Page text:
Trump leak ‘villain’ could be from cast of many, former diplomat claims

Whoever is behind the leak of sensitive diplomatic messages was intent on sabotaging the British ambassador to the US in order for them to be replaced by someone “more congenial”, a person who formerly held the role has claimed.

Sir Christopher Meyer said there was a “possible range of villains” who could be responsible for the leaking of memos in which Sir Kim Darroch described the US administration under Donald Trump as “inept”.

Sir Christopher told BBC Radio 4’s Today programme: “Here there is a possible range of villains who come into the frame.

“But it was clearly somebody who set out, deliberately, to sabotage Sir Kim’s ambassadorship, to make his position untenable, and to have him replaced by somebody more congenial to the leaker.”

There has been fierce criticism of the mystery leaker from Government ministers.

The person or people behind it should “regret the moment for the rest of their life”, Foreign Office minister Sir Alan Duncan said, while defence minister Tobias Ellwood suggested the leaker put “self-interest above country”.

A formal leak investigation has been launched by the Foreign Office, and in the Commons there were calls for a police investigation amid widespread anger at the diplomatic fall-out.

Foreign Secretary and Conservative Party leadership contender Jeremy Hunt said “all avenues of inquiry” would be explored to find out how it happened.

Mr Hunt told The Sun: “Of course it would be massively concerning if it was the act of a foreign, hostile state.

“I’ve seen no evidence that that’s the case, but we’ll look at the leak inquiry very carefully.”

A diplomat at the United Nations in New York, writing in The Independent under a pseudonym, said the leak was not an attempt at whistle-blowing, but rather a political point-scoring exercise.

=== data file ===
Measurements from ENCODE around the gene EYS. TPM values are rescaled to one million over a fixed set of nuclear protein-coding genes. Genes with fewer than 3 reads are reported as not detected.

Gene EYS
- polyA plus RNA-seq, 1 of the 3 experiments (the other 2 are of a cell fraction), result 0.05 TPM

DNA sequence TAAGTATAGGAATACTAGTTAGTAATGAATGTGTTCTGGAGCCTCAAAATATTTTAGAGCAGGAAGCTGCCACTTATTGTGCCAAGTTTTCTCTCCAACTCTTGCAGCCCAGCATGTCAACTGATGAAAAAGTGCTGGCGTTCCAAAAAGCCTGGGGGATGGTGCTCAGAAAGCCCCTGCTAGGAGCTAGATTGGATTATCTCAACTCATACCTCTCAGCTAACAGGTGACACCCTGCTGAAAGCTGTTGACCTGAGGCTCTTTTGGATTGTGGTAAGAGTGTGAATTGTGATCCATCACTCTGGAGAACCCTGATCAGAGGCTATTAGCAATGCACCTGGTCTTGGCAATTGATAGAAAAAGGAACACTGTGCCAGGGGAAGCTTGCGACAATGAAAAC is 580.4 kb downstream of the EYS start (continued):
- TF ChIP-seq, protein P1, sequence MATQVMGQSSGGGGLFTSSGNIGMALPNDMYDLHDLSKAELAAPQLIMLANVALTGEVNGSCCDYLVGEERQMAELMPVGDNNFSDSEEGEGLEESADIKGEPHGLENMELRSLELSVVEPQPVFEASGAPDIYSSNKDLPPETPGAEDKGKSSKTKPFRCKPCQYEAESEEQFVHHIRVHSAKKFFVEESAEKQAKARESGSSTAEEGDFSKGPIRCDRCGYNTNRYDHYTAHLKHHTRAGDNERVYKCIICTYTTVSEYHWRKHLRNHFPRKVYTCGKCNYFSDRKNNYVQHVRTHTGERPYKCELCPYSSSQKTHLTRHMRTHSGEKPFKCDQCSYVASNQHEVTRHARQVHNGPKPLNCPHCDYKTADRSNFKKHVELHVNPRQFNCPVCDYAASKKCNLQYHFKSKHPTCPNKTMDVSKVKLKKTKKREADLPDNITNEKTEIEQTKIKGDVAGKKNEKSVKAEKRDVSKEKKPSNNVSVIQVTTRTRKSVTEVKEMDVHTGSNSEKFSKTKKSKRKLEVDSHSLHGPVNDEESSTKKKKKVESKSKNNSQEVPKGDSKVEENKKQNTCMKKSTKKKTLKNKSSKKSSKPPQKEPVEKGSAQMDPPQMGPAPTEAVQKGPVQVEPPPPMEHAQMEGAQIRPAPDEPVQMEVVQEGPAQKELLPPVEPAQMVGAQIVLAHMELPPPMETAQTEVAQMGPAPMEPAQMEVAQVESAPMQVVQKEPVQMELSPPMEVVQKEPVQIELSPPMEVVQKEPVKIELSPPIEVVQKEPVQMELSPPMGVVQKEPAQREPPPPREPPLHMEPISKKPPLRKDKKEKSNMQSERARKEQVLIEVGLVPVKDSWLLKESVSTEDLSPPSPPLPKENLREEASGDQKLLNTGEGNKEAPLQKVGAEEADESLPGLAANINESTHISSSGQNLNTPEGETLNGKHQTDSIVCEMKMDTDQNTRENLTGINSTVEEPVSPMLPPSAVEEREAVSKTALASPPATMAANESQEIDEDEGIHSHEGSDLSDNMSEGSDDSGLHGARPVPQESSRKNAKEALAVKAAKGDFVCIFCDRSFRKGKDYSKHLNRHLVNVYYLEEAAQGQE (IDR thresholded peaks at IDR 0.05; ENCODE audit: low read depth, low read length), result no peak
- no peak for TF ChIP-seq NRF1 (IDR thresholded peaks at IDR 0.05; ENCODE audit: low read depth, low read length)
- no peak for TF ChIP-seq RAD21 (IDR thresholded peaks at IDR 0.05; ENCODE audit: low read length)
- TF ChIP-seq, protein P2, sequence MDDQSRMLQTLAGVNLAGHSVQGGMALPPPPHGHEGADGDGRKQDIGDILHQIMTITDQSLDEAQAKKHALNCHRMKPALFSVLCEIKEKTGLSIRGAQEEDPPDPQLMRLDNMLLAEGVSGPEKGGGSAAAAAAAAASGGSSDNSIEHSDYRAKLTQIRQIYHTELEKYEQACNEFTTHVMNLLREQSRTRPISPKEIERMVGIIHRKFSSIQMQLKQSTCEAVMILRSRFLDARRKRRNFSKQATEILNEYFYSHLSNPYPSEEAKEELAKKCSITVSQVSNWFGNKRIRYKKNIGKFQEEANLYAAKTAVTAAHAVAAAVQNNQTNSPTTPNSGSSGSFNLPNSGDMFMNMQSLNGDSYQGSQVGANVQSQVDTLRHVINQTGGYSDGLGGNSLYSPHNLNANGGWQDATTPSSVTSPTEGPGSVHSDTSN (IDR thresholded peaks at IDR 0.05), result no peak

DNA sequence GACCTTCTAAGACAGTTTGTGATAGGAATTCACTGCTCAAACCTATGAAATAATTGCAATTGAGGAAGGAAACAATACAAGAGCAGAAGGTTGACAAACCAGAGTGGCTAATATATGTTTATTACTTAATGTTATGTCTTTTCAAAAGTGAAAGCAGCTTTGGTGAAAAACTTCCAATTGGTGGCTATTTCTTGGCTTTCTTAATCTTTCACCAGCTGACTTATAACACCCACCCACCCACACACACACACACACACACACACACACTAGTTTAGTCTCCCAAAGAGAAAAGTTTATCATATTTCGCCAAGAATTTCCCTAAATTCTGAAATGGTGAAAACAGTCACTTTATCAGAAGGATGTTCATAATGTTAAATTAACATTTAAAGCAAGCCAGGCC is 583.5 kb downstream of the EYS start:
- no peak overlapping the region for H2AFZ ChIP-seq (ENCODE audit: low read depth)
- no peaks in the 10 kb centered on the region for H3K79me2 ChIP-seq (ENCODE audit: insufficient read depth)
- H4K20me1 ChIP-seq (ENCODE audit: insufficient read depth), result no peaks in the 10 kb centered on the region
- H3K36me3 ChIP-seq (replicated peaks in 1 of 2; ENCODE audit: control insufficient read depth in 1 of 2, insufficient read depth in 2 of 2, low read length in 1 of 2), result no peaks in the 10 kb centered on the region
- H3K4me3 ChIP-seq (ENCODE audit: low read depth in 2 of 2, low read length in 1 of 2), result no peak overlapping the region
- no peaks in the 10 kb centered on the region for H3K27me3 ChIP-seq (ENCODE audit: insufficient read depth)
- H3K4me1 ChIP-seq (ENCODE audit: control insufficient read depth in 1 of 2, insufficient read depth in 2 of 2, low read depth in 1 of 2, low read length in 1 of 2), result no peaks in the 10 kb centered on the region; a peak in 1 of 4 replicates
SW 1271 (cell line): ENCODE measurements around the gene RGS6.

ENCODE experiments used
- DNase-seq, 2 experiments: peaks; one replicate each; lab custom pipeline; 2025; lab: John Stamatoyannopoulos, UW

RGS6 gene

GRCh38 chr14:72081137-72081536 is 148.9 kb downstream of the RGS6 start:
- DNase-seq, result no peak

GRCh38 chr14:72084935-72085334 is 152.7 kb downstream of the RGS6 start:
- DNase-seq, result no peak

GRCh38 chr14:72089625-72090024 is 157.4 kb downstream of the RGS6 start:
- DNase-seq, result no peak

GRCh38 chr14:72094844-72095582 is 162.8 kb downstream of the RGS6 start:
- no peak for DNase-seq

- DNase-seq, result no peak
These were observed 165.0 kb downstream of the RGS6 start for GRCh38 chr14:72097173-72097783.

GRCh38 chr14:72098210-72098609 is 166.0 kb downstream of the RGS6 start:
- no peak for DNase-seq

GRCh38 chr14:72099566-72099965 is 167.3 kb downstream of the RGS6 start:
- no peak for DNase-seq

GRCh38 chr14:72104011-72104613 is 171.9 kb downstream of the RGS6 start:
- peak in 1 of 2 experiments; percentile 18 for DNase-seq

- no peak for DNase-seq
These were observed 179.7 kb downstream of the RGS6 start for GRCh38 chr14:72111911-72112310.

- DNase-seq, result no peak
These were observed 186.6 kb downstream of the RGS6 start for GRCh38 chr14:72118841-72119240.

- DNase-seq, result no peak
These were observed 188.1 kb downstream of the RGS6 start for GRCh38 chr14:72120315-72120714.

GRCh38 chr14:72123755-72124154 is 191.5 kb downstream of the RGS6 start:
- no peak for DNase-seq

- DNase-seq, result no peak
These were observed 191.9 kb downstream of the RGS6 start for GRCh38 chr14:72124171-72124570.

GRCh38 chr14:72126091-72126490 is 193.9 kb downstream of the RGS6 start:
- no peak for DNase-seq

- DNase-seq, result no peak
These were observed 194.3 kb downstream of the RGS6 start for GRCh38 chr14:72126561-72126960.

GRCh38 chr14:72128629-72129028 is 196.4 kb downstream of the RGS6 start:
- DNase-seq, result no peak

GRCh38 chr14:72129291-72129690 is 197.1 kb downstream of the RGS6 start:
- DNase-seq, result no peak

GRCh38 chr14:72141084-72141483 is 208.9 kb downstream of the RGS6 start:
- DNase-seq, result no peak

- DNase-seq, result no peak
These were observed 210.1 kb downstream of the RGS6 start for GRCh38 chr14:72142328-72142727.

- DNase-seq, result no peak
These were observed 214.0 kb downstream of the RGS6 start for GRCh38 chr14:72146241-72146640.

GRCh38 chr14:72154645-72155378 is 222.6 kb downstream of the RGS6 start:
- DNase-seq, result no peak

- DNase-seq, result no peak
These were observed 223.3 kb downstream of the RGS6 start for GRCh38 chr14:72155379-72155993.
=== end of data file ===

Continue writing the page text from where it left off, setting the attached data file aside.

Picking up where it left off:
They wrote: “This will not be a civil servant seeking to illuminate a very difficult situation or to ‘blow a whistle’ – the dysfunction of Trump’s White House is clear.

“Someone is seeking to score political points. But using the UK’s foreign relationships as chips within a domestic game is irresponsible in the extreme.”

International Trade Secretary Liam Fox, who is currently on a visit to the US, said he hoped “the full force of our internal discipline, or even the law, will come down on whoever actually carried out this particular act”.

The controversy comes just a few months after the sacking of a Cabinet minister over another major leak.

Gavin Williamson was booted out of his role as defence secretary over his alleged involvement in the leak of information about Chinese tech giant Huawei.

Leaked reports in April of a meeting of the National Security Council suggested that Theresa May had cleared Huawei to be involved in “non-core” elements of the 5G network, such as antennae.

Mr Williamson later described the investigation into the leak as a “shabby and discredited witch hunt”.

He had said he would welcome a criminal investigation as a way to clear his name, but the Metropolitan Police said the disclosure did not contain information that would breach the Official Secrets Act and therefore did not amount to a criminal offence.

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